Stevenson, the 1952 Demo-| cratic presidential nominee|policy does not mean unan- who Is runnifig again, sald in|}imous agreement on every Chicago Saturday that the point,” he said, “but it does “mists of illusion” had faded'carry a responsibility of crit- from Geneva to disclose that | icism directed im specific terms the cold war still is in a “deep| always with’ tonstructive con- freeze.” | tent.

Harriman, who has indicated| The prestige of our Presi- he js “available,” Monday called|dent throughout the world— the Administration's foreign|slave and free—is an asset to policy actions in 1955 “a classic | us as a nation. This leadership in the history of bungling” |should be strengthened, not Kefauver, who may announce serve as a tadget of negative his candidacy next month,/ criticism alone.”

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Hearts of Celery Assorted Jumbo Olives Choice of Appetizers:

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“A sound bipartisan foreign |

Changes in Aliens Law |

hman Avers

By Herbert Foster

> | United Press

Sen. Herbert H. Lehman (D- N. Y.) urged Congress yester- day to replace the “shameful” |McCarran-Walter Act with his

imore liberal immigration bill. But he conceded there is little ichance of congressional action next year.

Sen. Arthur V. Watkins (R- Utah), chairman of a Senate Immigration Subcommittee and defender of the McCarran-Wal- ter law, told Lehman “you are a true prophet, there probably will be no action.”

Economist Louis H. Bean told the Subcommittee the United States would have won World War II quicker and at less cost if it had not restricted immigra- tion 30 years ago. He said this country would have had more /Manpower and its enemies less.

Origins Attacked

Lehman and Rabbi Abraham J. Feldman, president of the Synagogue Council of America, denounced the controversial national origins system of al- lotting immigration quotas. They said it was based on false notions of racial superiority.

Under the national origins system, immigration quotas are handed out to nations on the 'basis of the United States pop- ulation break<iown in 1920. |Critics contend this discrimi- ‘nates against Southern Euro- |peans and others. | Lehmap urged the pooling of immigration quotas which then would be used to reunite fami- lies and allow entry into the country of persons with special skills and the oppressed. He also called for a special quota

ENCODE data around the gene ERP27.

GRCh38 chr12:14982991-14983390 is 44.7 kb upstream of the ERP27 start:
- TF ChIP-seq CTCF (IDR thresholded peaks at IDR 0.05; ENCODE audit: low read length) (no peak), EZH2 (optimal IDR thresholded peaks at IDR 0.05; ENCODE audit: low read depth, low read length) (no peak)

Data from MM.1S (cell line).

interests of the United States.” “Unfounded Fears”

Both the Rabbi and Lehman criticized features of the Mc- Carran-Walter Act setting up a series of reasons for deporting naturalized citizens. Feldman said such groups should be de- iported only for fraud in gain- \ing citizenship.

Lehman charged that the Mc- Carran-Walter law “represents ‘a pyramid of unfounded fears i—fear of foreigners, fear of criminals, fear of Communists ‘and anarchists, and fear even \of naturalized American citi- zens.”

Lehman also warned the Democratic-controlled Congress that failure to revise the immi- gration act next year could be- come a political issue in the 1956 elections. He recalled that President Eisenhower has sev- eral times advocated changing the law.

Bean said the United States should be admitting 1,500,000

“t® promote the foreign policy)

' ' ' i '

ton banker yesterday agreed the Federal Government should liberalize unemployment com- pensation and help finance new industrial plants in areas of “chronic” unemployment.

Both called for Federal loans to help distressed communities build plants for prospective em- ployers. They also agreed that rapid tax write-offs should be allowed on new plants built by private firms in such areas.

The views were given to a joint congressional Economic Subcommittee- by Stanley H. Ruttenberg, CIO research di- rector, and Alfred C. Neal, first vice president of the Federal Reserve Bank of Boston.

The Subcommittee is explor- ing ways of bolstering low-in- come families in economically- distressed urban and rural areas.

Emphasizing the need for aid for the jobless, Ruttenberg pro- posed a broad Federal-aid pro- gram for 125 industrial areas in 30 states where unemployment has exceeded 6 per cent.

His plan called for Federal

Birthday Party for Iron Fred 8. Gichner, president and founder of the iron works

which bears his name, 1214 24th st. nw., celebrated his 85th

birthday yesterday at a surprise party given by his em- ployes. Among those present was Arthur Eustis (right), grandson of Arthur Lusky, who was Gichner’s first employe.